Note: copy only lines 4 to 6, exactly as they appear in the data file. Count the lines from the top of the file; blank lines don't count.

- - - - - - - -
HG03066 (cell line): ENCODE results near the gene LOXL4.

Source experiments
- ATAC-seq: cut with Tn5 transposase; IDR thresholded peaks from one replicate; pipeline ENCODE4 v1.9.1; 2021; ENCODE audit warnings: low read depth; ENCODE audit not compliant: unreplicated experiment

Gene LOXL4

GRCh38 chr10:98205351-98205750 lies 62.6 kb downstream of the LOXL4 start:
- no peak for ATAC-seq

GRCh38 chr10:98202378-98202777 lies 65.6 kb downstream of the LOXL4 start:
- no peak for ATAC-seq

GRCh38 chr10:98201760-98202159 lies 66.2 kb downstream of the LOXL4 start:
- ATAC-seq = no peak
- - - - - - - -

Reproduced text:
Gene LOXL4

GRCh38 chr10:98205351-98205750 lies 62.6 kb downstream of the LOXL4 start:
- no peak for ATAC-seq